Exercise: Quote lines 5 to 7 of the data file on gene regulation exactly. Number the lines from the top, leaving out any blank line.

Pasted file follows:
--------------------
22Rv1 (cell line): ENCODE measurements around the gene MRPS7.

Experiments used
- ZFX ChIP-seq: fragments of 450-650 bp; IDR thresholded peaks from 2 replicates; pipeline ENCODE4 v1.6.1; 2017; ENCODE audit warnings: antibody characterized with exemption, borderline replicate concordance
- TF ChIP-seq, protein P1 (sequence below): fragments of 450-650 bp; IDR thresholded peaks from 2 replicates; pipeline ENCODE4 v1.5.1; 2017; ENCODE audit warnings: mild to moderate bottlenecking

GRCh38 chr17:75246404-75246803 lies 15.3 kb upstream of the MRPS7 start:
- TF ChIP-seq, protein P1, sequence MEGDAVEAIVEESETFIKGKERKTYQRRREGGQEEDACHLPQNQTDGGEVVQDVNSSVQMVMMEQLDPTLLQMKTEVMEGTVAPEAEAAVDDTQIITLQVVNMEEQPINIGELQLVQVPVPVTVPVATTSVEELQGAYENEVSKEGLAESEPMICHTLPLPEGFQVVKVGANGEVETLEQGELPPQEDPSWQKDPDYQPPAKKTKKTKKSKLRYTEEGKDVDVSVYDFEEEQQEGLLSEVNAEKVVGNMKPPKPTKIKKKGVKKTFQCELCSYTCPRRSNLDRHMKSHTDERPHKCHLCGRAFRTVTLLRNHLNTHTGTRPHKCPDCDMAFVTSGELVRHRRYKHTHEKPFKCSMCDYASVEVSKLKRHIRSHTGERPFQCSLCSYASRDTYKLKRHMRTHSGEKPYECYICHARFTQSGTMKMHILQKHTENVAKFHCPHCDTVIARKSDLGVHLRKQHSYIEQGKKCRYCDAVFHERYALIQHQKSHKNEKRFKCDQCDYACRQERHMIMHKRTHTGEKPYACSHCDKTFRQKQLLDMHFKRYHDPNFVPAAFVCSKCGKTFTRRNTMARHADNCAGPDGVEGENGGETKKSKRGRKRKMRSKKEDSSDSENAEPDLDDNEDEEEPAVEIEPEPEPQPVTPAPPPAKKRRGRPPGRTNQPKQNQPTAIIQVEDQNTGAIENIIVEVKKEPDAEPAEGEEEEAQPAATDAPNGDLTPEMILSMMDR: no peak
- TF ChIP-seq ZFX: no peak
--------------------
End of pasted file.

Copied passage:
GRCh38 chr17:75246404-75246803 lies 15.3 kb upstream of the MRPS7 start:
- TF ChIP-seq, protein P1, sequence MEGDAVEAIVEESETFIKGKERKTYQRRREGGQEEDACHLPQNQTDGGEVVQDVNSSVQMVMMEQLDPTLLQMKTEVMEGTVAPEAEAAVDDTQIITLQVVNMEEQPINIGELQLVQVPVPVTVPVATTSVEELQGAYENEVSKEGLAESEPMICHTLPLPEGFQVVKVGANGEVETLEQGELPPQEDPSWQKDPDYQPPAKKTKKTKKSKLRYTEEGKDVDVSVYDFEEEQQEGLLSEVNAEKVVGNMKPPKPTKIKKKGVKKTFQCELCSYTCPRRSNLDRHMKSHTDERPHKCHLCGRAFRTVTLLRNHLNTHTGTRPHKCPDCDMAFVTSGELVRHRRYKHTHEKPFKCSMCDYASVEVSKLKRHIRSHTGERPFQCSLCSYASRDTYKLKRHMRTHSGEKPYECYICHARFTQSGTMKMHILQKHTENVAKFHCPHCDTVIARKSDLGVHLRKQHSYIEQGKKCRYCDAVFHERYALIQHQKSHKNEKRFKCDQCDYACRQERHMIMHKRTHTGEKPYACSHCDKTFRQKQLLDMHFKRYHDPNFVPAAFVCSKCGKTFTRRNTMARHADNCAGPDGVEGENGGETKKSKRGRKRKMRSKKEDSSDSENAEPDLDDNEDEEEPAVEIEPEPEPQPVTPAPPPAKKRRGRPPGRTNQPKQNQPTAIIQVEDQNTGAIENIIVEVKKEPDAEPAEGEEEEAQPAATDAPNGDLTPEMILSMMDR: no peak
- TF ChIP-seq ZFX: no peak